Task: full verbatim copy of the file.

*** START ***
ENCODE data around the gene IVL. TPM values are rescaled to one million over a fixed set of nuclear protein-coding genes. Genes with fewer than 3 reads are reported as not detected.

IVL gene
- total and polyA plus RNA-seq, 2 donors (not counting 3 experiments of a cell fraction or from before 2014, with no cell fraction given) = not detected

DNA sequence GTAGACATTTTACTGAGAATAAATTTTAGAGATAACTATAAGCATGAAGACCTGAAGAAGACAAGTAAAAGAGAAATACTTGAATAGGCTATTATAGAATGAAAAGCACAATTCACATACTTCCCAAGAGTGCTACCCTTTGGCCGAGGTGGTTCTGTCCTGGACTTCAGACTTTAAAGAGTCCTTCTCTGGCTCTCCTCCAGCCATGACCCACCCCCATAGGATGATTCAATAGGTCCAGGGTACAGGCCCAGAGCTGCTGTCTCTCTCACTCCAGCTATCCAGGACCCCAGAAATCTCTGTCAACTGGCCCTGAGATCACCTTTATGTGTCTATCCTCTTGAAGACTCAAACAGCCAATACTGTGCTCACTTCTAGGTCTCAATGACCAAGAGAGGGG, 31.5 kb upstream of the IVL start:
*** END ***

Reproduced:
ENCODE data around the gene IVL. TPM values are rescaled to one million over a fixed set of nuclear protein-coding genes. Genes with fewer than 3 reads are reported as not detected.

IVL gene
- total and polyA plus RNA-seq, 2 donors (not counting 3 experiments of a cell fraction or from before 2014, with no cell fraction given) = not detected

DNA sequence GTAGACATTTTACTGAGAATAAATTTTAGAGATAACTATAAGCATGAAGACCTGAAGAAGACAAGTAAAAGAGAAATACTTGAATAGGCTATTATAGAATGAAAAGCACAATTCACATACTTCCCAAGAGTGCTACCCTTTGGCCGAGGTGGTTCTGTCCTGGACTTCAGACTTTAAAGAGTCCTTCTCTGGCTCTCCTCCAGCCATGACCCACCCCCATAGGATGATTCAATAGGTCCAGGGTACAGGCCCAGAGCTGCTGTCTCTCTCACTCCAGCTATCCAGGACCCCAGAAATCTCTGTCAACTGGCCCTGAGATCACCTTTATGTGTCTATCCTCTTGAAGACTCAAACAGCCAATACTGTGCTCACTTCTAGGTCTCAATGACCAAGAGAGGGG, 31.5 kb upstream of the IVL start: